Linux - Lost Root Password recovery

Lost Root Password


IMPORTANT: Physically disconnect your PC from the network and the Internet -- pull the Ethernet cable out, eject the wireless card, whatever. Just make sure you're offline. This is to protect your PC from possible Internet-borne attack while you're repairing the password. Please heed this warning and follow this safety procedure. Linux is vulnerable during these steps.

Follow this two-step process. Because the first step varies from distro to distro, we're presenting several alternatives, including an advanced version. The second step is pretty much the same across the board.

Step 1: Red Hat and Mandrake


Start with install CD #1 and boot with it. As the first screen appears, press F2 and type:

rescue    (Type "linux rescue" for Red Hat.)

The computer should boot into rescue mode. The screen will display several options. Select: "mount the existing partitions" and go to the shell/console prompt. (Mandrake users: Boot into "failsafe" from the Lilo menu instead.)

Step 1: SuSE


Boot from your first install CD and press F1 at the first screen, then choose "Rescue System" from the menu and at the prompt type:

root    (You do not need a password.)

Step 1: Other Distros

Boot from your first install CD (or any live CD like Knoppix) and at the boot prompt type:

linux single    (For Knoppix type "knoppix single" without the quotes.)

The computer will boot in single user mode. You will see an odd looking prompt that might look something like: "sh-2.05b#".

Step 1: Advanced Alternative

If you're a regular reader of Scot's Newsletter and you carried out the Rescue CD Linux Explorers tip from the last newsletter issue, you already have a Linux rescue CD, which is required for this alternative to Step 1.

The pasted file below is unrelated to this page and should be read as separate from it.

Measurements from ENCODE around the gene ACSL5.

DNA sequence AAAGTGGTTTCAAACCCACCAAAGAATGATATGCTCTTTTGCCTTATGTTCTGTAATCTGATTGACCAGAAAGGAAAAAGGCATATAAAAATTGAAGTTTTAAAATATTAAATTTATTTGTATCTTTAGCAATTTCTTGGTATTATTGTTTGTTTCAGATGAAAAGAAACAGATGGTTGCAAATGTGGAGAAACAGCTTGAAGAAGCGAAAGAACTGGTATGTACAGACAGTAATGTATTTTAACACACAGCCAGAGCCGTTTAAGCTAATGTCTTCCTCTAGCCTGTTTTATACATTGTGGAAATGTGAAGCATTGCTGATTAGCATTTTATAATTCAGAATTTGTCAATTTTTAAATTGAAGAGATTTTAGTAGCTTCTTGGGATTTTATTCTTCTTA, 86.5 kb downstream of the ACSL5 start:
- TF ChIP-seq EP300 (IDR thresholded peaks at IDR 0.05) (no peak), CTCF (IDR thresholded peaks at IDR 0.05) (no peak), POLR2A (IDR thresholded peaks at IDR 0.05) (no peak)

By booting with your rescue CD (or to a live Linux CD, such as Knoppix), you can bypass Step 1, mount the partition and, while logged in as root, skip right to Step 2 and make the changes to the files Step 2 requires.

Step 2

After following Step 1 as appropriate, type the following at the prompt:

# cd /etc    (For Knoppix, first you must change directory to the partition with your lost-password distro.)

Step 2 requires you to make changes to these two files: "passwd" and "shadow." Type this line:

# vi passwd    (This opens the file with the Vi editor.)

Next, press the I key, which places the Vi editor in Insert mode.

For more on the Vi editor, see the Vi Editor edition of Tips for Linux Explorers.

The first line of the passwd file will probably look like this:

root:x:0:0:root:/root:/bin/bash

Carefully delete the "x" after "root:" being sure to leave the colons in place. The first line should now read:

root::0:0:root:/root:/bin/bash

Save the file by pressing the Escape key and then typing:

ZZ

To edit the second file, type:

# vi shadow

Press the I key to place the Vi editor in Insert mode.

The first line of the shadow file is a long scrambled string of characters. Change it to:

root::::    (That's four colons.)

Save the file by pressing the Escape key and then typing:

ZZ

Now you can reboot your computer. Log in as your normal user, open a console, and type:

$ su
# passwd

And set the new root password. Log out as root:

Ctrl-D

And the job is done!

Congratulations! You've now reset your lost password.